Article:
A new collection of stories written by newcomers for newcomers aims to help adults learning English in Canada by providing them with written materials that resonate with their lived experiences.
The Stories of Us is a compilation of 60 stories in 15 different languages with side-by-side English translations written by newcomers from diverse countries who have settled across Canada.
“In this so-called country of Canada, there is a narrative and pressure to be perfect at English in order to succeed and find belonging,” says Jennifer Chan, CEO of the nonprofit group, the Department of Imaginary Affairs.
“The Stories of Us is our artifact of the future that demonstrates that learning English might unify us in some ways, but that our individual stories and culture can also be preserved and shared in our home languages.”
She said adult newcomers learning English in Canada struggle to find relevant materials to read. In 2016, Chan heard stories from two English as a Second Language teachers about librarians offering books to adults that were written by native English speakers using reading styles meant for young children. She was inspired to create a story collection to address this gap.
The 2021 census results indicate that almost one-quarter of Canada’s population are landed immigrants or permanent residents, the largest percentage since 1867. And 12.7 per cent of Canadians speak a language other than English or French most often at home, an increase of five per cent since 1991.
Chan said the Stories of Us project, which preceded the published magazine, aimed to amplify Canada’s strength of recognizing individual identities by helping to preserve native languages, as well as increasing access to English language learning — a necessity for newcomers to integrate into Canadian society.
Mathura Mahendren, program manager with the Toronto-based nonprofit, said in a multimedia tribute on youtube that the program provided “a safe, transitional space for newcomers to Canada to construct and reconstruct their journey after the life-altering event that is immigration.”
She said contributors could “honour our mother tongues on par with the colonizer’s language,” while sharing personal stories with strangers as well as people they already know. The process also provided a healing sense of validation for the time spent “unpacking” these stories.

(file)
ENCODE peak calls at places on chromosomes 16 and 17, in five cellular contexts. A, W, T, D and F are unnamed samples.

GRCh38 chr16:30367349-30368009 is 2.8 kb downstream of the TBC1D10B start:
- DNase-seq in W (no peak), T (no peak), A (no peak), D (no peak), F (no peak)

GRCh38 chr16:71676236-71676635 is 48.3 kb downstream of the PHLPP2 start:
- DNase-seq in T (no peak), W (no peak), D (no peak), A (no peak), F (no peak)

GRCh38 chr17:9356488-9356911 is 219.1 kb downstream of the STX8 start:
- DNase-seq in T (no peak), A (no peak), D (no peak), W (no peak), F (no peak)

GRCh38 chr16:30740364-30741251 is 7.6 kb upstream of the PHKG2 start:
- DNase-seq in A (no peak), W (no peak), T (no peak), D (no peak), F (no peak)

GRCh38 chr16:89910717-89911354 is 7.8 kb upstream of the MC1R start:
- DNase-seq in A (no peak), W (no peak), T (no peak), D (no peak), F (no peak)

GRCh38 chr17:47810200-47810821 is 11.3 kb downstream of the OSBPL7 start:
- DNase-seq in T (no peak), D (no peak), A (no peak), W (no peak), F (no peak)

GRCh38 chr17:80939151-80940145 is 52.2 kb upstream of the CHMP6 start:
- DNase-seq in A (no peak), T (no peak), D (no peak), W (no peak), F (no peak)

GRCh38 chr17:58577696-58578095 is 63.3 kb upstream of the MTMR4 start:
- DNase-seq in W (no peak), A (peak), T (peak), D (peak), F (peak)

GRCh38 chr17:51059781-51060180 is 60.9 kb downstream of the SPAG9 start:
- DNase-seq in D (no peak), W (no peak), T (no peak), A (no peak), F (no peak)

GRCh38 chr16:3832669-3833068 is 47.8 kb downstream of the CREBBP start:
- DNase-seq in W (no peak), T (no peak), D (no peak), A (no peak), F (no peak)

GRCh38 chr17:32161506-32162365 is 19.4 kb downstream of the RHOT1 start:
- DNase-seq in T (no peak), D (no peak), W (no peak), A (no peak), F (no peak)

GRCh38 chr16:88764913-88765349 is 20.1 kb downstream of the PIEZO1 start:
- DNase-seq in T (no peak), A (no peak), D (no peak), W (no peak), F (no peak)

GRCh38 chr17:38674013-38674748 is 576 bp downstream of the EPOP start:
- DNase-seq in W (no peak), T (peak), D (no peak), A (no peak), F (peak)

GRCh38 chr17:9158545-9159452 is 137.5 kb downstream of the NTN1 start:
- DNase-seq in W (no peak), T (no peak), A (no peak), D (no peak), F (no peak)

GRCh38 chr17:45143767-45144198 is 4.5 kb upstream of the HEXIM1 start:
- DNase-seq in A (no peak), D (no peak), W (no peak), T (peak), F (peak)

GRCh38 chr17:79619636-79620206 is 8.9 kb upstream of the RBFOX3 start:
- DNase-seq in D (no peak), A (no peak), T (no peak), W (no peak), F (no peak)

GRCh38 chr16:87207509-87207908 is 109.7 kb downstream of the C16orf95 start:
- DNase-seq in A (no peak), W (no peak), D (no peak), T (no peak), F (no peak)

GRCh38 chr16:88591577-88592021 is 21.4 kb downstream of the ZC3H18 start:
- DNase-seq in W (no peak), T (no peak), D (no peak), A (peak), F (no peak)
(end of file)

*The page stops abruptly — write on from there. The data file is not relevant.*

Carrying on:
Deepali Jadhav had been in Canada for two years when she was introduced to the Stories of Us program by her manager at the YWCA JUMP in Scarborough. It was the first time she’d had the opportunity to reflect on her journey. Both a workshop participant and facilitator, Jadhav said the experience reminded her of a Maya Angelou quote: “There is no greater agony than bearing an untold story inside of you.”
In her view, the workshops “empower people to talk about themselves, help them acknowledge their losses, celebrate their achievements and keep them moving forward on the road they have taken.”
Chan said the program was collaboratively designed involving engagement with multiple stakeholders — newcomers, English learning teachers, job counsellors, settlement workers and care workers — each of whose insights made a valuable contribution.
In a video shared as part of The Stories of Us time capsule, one of the contributing storytellers, Ha Le, said that her ESL class was invited to use stories on the Department of Imaginary Affairs’ website as learning material, but she couldn’t find a story in Vietnamese.
Ha Le wanted to create one to ensure other Vietnamese speakers had something to draw on, so Mahendran visited the class to capture her story.
“I somehow understand myself better [now],” said Ha Le. She said she is grateful for the opportunity to learn about other newcomers through these stories.
“Even though we come from different countries with different cultures and backgrounds, I can say that I understand them very well, about how they feel when they left their home country and set up their new life here,” she said.
Newcomer stories collected through The Stories of Us initiative are written in the contributor’s native language and translated into English by volunteers. Multiple versions are created at various levels of English comprehension according to Canadian Language benchmark standards. The stories are then added to the project’s online ESL library for both teachers and students to access by downloading or printing them.
A key partner enabling the publication of the printed story collection was Living Hyphen, a community exploring the experiences of hyphenated Canadians through a magazine, podcast, and cultural programming. Founder and editor, Justine Abigail Yu, served as editor of The Stories of Us magazine, selecting the stories and collaborating with graphic designer, Kathleen Ubias, and five artist illustrators: Meegan Lim, Christie Carriere, Angela Aujla, Melissa Mathieu, and Maria Pineros.
The current version of the Department of Imaginary Affairs’ library of stories is text-based, but Chan said the goal is for future versions to be more accessible with audio, visual and interactive components.
“The impact we imagine for the future is that every single person who comes to call this country home, even temporarily, and would like to learn English may do so with stories that are relevant and relatable to them from newcomers.”
Daniela Cohen is a freelance journalist and writer of South African origin currently based in Vancouver, B.C. Her work has been published in the Canadian Immigrant, The/La Source Newspaper, the African blog, ZEKE magazine, eJewish Philanthropy, and Living Hyphen. Daniela's particular areas of interest are migration, justice, equity, diversity and inclusion. She is also the co-founder of Identity Pages, a youth writing mentorship program.